Emergency planning and contingencies
We can't control everything that happens around us, and sometimes, emergencies take place. People don't always do all they can to prevent this, taking all safety measures, checking all machines and devices used for every task, and monitoring every single detail of their productions. And even if we do, accidents can happen anyway, for one reason or another. We can't control weather, or the spreading or unknown diseases, or attacks from armies or armed groups, just to cite a few examples. Whatever the case is, emergencies happen, things catch us off guard, lives are at stake, and professional and government forces need to act in order to protect the population.
The only way to face a big emergency and solve the problem successfully is to have an emergency plan. This goes far beyond placing signs on buildings pointing at the emergency exit and telling people not to use the elevator in case of fire. Of course, this is important, and it can save many lives, but real emergency planning, when well executed, needs to reach higher spheres.
When designing an emergency plan, it is fundamental to know the local risks and take them into account. In example, antisismic buildings are always safer than their alternative, but there are places in the world where antisismic construction is practically a must, because earthquakes are frequent and they cause losses every year, including human losses. It is much more important to build an antisismic bridge in Japan or Ecuador than in Brazil or India. The local risks will determine with which kind of emergency professionals will have to deal more often.
In a way, disasters aren't something you can really "handle". You can't simply stop a tsunami on its way to the shore, or put off a forest fire by snapping your fingers. However, there are ways to fight the menace that are more effective than others, as well as special measures governments can take to decrease the negative impact catastrophes have on the population.
An emergency communication plan is always fundamental in the case of large disasters, because in these cases communication is often affected. No big and organized response can take place if there are no communication channels available. Also, without a way to communicate, people can get isolated and left behind, with no chance of survival. This is frequent in the case of emergencies in natural disaters, like large earthquakes or tornados, where phone antennas are taken down and mobiles don't work anymore. Those who are friends or family with someone in the affected population may try to reach them, unsuccessfully, and those who need help might not be able to let anyone know. A contingency plan should cover these communication issues should they arise.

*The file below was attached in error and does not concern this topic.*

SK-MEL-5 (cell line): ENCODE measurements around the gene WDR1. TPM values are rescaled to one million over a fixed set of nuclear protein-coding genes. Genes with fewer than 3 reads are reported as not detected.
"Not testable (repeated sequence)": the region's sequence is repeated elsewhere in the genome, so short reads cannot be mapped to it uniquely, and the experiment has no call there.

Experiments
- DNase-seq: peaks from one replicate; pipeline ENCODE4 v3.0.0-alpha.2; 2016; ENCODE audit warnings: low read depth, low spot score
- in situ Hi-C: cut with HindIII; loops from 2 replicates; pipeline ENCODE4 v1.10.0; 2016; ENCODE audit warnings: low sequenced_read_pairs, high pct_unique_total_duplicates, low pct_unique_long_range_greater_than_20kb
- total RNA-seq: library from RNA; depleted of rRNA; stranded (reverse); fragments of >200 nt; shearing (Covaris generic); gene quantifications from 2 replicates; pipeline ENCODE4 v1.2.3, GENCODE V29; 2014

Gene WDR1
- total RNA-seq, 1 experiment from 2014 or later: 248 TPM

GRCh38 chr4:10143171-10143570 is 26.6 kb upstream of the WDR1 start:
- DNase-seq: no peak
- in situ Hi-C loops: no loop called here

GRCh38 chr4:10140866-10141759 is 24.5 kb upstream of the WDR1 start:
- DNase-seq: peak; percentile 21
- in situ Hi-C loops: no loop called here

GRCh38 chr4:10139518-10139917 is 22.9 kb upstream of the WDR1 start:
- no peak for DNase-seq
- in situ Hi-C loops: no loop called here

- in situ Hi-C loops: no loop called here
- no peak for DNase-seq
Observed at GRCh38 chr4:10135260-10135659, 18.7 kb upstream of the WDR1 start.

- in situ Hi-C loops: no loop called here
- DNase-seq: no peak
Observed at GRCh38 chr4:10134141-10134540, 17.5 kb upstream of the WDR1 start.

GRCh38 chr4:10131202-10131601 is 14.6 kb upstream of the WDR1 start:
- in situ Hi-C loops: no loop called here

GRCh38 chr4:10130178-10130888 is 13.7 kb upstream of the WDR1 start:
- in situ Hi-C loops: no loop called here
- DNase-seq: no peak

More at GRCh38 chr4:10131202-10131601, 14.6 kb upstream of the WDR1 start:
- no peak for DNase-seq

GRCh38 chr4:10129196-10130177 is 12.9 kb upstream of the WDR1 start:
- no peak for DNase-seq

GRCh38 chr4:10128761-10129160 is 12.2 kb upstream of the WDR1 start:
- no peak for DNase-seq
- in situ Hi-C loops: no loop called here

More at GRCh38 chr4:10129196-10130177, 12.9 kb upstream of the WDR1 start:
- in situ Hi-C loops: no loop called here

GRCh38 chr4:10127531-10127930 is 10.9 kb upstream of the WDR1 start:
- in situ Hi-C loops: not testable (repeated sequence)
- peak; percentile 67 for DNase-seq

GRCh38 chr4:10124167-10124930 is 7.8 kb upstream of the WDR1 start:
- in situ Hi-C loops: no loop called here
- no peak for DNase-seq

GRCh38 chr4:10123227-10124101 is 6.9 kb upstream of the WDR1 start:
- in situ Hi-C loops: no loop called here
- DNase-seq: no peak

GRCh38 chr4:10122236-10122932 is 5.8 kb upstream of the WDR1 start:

The aftermath of the catastrophe is also a matter of concern, not just because of all the problems it can cause if buildings have been destroyed or supplies like food or power are cut, but also because of the psychological impact this sort of experience has on people. Populations who have gone through a catastrophe are likely to be in need of professional aid in order to cope with what they have been through and make sure they don't develop a serious disorder or mental condition afterwards. A good intervention will boost resilience in the population, helping people use the experience to become stronger and more adaptable instead of being traumatized by it.
The Emergency Planning Society
The Emergency Planning Society is a government body that gathers thousands of experts in the area of emergency prevention and handling. Its purpose is to provide advice to decision makers of all kinds about prevention and planning. This is a place where emergency experts and professionals can exchange ideas and build strategies together. The Society works with both the private and public sector, and even if it is a British body, it aims to work in a global context.
If you are an emergency professional and want to join the Emergency Planning Society, or if you just want to learn more about their activities and services, you can call the number provided above and inquire about it. The Society has been founded in 1993 and since then it has been working with decision makers in order to ensure a safer organization of the public and private sector, for the benefit of all people in the United Kingdom. Please note that call charges may apply, when calling 0844 numbers please be advised that extra call charges apply more than normal local rates, of up to 7p per minute.